Christmas Day with a difference

PUBLISHED: 05:29 22 December 2014

Sam Steggles feeding some of the goats on the farm. Picture: Matthew Usher.

Sam Steggles feeding some of the goats on the farm. Picture: Matthew Usher.

© Archant Norfolk 2014

For many Royal Norfolk Agricultural Association members whose lives revolve round livestock and food production, nothing stops for Christmas.

Sam Steggles with his wife, Caroline, and children, William and Polly. Picture: Matthew Usher.Sam Steggles with his wife, Caroline, and children, William and Polly. Picture: Matthew Usher.

Honingham based Royal Norfolk Agricultural Association (RNAA) member Sam Steggles, 32, and his wife Caroline have been producing Fielding Cottage Goats Cheese for four years and have found just the right balance in terms of celebrating Christmas Day with two small children, a herd of goats and year round cheese production!

Sam explains: “My Christmas Day is probably a little different to most people’s as I’ll be goat feeding and cheese turning, in addition to wrapping and waxing some of our products. Even though it’s work, it fills me with cheer to think that all across the county and beyond people will be tucking into my goats’ cheese on Christmas Day, admittedly while I’m probably outside in the dark feeding the goats!

“In terms of who’s wandering round our house first on Christmas Day morning, and excluding an early morning visit from Santa, it could be anyone’s guess. I’m usually up at 5am to feed the goats, but my two small children, William, who is five, and Polly, three, may pip me to the post this year as they are so excited about Father Christmas. After we’ve opened our stockings I’ll take the children with me to feed the goats and make sure our self-service shop, The Goat Shed, is open for business. You can buy goats’ cheese, milk and local seasonal produce directly from the shed on a day when most shops are closed, which has proved popular in the past as many people’s Christmas Day involves a family walk, so you never know who will be passing by.”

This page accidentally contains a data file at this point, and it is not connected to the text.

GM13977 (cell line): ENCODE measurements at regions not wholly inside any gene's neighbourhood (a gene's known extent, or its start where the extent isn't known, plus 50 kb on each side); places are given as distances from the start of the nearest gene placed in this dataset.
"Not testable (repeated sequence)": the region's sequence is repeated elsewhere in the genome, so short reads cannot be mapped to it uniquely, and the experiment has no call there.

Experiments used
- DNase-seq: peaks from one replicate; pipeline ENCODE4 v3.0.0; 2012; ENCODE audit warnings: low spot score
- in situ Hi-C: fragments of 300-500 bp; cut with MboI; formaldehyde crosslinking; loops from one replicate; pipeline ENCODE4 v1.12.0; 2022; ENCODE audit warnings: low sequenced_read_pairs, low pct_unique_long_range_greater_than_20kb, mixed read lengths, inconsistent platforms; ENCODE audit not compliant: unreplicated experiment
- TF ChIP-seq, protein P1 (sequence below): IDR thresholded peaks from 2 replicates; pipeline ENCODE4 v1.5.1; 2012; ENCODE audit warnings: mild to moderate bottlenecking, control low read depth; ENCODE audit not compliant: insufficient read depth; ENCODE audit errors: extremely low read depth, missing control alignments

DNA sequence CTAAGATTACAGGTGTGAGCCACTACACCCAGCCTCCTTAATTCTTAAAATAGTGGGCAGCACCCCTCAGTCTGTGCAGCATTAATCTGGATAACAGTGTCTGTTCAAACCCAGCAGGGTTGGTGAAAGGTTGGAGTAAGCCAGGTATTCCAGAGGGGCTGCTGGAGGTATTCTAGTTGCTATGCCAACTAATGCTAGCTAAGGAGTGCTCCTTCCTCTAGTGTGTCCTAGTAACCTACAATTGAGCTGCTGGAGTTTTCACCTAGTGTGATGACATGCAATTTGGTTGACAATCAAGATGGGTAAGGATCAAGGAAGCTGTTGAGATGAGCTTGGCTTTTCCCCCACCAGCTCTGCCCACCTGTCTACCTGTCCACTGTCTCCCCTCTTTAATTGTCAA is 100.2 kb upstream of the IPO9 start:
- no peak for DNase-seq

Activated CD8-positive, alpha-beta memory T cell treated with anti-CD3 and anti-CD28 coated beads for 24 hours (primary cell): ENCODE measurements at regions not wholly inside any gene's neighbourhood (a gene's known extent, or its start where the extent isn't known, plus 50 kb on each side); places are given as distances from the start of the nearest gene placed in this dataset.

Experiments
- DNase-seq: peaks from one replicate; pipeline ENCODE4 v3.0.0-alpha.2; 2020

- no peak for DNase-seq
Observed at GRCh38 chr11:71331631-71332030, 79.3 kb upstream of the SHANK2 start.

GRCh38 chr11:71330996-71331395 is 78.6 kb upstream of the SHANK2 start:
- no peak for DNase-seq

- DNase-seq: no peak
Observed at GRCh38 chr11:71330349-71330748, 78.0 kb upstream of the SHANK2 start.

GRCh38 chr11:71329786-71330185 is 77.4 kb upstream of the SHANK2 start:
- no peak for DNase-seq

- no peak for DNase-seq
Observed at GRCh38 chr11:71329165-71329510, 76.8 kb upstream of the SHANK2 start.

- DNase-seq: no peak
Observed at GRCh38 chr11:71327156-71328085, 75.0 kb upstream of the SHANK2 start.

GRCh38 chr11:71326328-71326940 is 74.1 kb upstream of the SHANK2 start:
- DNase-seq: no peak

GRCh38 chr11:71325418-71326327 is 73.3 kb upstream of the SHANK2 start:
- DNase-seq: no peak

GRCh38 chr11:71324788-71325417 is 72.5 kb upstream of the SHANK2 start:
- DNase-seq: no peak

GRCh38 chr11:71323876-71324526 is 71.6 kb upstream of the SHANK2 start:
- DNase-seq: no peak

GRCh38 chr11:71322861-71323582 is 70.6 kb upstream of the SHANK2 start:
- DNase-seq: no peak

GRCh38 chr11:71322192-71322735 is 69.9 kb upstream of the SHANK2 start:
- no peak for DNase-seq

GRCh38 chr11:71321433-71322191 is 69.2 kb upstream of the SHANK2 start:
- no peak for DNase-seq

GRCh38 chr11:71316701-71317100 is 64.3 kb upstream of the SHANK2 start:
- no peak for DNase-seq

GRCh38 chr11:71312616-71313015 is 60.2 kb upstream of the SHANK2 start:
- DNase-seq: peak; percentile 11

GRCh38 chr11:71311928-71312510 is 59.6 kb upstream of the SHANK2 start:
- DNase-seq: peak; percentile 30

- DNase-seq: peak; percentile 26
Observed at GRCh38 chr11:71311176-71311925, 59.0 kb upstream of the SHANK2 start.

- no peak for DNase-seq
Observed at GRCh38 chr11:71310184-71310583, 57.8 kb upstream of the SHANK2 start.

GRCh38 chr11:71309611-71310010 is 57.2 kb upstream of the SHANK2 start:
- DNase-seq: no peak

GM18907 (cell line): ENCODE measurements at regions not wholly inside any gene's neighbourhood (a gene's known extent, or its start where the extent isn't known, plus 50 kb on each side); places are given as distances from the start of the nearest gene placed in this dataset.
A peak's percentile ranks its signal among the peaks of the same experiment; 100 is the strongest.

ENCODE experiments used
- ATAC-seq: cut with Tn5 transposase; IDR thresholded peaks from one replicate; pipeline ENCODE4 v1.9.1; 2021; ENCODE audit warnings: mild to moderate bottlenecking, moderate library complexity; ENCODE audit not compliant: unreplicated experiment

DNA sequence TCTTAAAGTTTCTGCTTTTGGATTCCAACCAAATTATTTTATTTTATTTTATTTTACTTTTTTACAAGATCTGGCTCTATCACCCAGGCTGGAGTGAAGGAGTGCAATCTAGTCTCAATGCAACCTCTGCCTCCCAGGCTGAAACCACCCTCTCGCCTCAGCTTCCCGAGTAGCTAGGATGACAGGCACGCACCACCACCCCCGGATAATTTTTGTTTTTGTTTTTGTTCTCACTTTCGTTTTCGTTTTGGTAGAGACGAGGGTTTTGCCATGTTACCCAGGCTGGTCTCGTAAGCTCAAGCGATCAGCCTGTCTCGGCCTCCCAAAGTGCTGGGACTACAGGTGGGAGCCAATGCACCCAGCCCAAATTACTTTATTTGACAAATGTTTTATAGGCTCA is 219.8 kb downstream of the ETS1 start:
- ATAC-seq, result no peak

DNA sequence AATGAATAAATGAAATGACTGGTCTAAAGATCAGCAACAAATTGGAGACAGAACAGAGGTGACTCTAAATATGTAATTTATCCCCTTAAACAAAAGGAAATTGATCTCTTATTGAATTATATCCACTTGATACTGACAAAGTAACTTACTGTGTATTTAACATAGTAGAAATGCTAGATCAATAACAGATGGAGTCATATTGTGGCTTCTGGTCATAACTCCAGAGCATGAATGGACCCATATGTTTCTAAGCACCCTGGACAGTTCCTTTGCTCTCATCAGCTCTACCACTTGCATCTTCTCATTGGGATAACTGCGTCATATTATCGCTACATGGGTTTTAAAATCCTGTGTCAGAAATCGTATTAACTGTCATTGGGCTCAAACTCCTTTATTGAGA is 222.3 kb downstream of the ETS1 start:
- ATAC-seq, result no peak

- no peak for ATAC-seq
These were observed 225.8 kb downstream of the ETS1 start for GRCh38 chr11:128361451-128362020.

Four years into their goats’ cheese-making venture Sam and Caroline have seen their volumes increase significantly, which has led to streamlining the business in terms of milking and processing. The twice daily milking regime of the goats no longer falls to Sam, enabling him to focus on product development and marketing. The Steggles also capitalise on web and social media, not only as a way of interacting with customers and buyers, but also as a direct route to the market via their online shop

“Depending on what stage in the process we are at with the various cheeses in production there will undoubtedly be salting, turning, waxing and wrapping to be done in the morning as the cheese does not stop maturing just because it’s Christmas Day, so I will have to spend a bit of time in the cheese making room.

“After we have been to Church we sit down as a family for a traditional Christmas Day lunch and this year my wife’s family will be joining us. After this we will watch the Queen on TV and exchange more gifts. The children will no doubt be excitedly playing with all their new toys and presents for the remainder of the day so I’ll sneak out at this point and feed the goats and lock up for the evening.

“Christmas is often a time for reflection and looking back we have had an impressive year. We’ve introduced a Taste of Norfolk hamper, new brie-style cheese called Wensum White, as well as winning a commendation from the FreeFrom Skin Care Awards for our goats’ milk hand and body lotion, so our product development has really come to the fore in 2014.

“I am doing a job I love, so sharing it with my family on Christmas Day doesn’t feel like a sacrifice. It comes full circle for us as the work we put in with the goats and cheese making is rewarded by the produce we enjoy as a family around the Christmas dinner table – what could be better?”

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